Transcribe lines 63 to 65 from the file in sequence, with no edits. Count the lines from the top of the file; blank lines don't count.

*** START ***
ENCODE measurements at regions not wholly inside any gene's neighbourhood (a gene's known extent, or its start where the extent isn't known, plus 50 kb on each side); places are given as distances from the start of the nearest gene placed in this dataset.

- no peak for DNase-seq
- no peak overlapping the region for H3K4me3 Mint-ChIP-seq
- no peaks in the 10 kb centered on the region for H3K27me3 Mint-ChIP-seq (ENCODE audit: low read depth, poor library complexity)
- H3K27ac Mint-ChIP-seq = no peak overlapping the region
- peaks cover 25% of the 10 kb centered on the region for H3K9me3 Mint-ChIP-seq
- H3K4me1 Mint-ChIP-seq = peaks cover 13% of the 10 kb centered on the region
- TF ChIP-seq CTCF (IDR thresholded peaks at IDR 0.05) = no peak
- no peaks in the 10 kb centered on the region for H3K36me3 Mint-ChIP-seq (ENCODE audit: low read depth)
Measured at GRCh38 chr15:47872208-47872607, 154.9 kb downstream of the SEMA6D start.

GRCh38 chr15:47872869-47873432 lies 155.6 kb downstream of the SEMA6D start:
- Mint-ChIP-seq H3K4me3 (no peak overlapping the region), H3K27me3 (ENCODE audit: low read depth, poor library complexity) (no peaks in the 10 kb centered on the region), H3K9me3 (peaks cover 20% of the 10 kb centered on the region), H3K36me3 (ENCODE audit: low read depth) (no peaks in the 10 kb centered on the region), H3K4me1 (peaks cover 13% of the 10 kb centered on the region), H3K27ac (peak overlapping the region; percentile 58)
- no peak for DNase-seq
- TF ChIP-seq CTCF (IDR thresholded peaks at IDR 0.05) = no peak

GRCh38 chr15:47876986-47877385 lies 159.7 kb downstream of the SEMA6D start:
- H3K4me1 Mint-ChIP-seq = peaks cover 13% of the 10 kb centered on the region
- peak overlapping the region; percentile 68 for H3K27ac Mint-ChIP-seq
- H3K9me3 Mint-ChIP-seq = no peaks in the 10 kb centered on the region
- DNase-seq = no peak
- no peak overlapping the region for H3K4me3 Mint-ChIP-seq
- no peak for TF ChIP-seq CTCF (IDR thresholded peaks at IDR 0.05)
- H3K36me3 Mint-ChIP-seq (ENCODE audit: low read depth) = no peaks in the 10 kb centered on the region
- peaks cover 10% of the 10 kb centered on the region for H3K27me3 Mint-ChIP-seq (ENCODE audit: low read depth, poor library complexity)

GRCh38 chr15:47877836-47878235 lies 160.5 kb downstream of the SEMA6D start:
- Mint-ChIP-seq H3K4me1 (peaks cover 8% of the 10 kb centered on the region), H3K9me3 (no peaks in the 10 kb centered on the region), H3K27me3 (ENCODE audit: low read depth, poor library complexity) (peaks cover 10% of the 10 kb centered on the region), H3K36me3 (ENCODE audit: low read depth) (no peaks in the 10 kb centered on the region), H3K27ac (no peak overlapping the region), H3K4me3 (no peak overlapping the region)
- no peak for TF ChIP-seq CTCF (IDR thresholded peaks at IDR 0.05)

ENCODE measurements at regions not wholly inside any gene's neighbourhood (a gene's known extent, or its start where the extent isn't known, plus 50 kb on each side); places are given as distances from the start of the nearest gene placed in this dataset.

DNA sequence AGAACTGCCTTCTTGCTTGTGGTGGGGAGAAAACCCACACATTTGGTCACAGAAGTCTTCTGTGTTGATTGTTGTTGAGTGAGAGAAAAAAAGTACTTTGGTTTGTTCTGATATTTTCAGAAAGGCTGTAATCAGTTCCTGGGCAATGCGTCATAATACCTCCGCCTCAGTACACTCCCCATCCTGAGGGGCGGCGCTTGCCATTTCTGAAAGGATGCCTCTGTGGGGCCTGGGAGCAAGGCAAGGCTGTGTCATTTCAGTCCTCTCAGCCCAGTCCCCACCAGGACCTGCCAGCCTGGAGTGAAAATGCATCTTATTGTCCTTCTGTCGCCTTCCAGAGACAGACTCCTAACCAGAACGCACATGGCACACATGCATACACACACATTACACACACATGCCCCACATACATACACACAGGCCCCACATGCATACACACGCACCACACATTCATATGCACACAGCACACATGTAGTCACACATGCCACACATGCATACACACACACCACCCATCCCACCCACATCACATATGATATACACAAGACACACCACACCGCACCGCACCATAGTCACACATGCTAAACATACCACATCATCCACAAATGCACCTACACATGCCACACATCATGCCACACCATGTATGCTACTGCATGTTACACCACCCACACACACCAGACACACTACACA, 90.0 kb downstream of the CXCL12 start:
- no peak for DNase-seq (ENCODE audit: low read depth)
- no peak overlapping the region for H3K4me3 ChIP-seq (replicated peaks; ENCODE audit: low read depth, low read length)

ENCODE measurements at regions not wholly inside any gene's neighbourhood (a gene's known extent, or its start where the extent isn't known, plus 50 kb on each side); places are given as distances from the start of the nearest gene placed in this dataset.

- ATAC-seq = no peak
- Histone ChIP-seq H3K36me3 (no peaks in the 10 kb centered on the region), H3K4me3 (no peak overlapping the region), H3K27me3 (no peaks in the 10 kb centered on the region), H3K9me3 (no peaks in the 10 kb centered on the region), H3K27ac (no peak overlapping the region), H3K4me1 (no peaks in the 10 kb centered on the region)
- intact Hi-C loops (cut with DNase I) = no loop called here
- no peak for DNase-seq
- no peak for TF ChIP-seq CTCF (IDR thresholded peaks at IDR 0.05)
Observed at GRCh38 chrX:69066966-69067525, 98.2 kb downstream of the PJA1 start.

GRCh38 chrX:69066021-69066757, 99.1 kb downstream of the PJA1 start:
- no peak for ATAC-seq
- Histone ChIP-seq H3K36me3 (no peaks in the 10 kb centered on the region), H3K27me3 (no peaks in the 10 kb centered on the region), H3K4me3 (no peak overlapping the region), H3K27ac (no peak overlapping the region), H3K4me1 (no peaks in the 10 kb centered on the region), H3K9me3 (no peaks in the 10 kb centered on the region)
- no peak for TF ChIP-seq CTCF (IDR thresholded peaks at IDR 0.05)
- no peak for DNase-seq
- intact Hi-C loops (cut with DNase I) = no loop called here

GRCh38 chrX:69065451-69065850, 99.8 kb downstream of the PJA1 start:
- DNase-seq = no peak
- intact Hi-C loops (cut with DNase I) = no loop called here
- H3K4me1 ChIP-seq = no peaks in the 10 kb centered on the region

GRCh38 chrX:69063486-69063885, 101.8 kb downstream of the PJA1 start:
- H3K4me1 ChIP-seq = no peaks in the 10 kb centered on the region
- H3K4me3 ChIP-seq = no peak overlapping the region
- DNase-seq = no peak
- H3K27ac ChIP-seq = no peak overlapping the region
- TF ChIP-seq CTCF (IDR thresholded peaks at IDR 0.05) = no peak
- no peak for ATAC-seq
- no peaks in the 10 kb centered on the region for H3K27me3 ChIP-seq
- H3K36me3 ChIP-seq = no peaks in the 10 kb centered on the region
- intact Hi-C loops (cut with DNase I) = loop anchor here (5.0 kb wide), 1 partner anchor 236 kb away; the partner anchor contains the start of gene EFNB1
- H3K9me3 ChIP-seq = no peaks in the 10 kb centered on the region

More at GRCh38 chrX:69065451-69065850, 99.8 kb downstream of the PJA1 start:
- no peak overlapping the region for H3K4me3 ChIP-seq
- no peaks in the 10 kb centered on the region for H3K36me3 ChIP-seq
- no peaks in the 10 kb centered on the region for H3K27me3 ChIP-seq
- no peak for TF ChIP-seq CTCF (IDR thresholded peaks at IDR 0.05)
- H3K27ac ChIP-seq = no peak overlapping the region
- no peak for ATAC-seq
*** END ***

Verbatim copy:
- no peak for TF ChIP-seq CTCF (IDR thresholded peaks at IDR 0.05)
- H3K27ac ChIP-seq = no peak overlapping the region
- no peak for ATAC-seq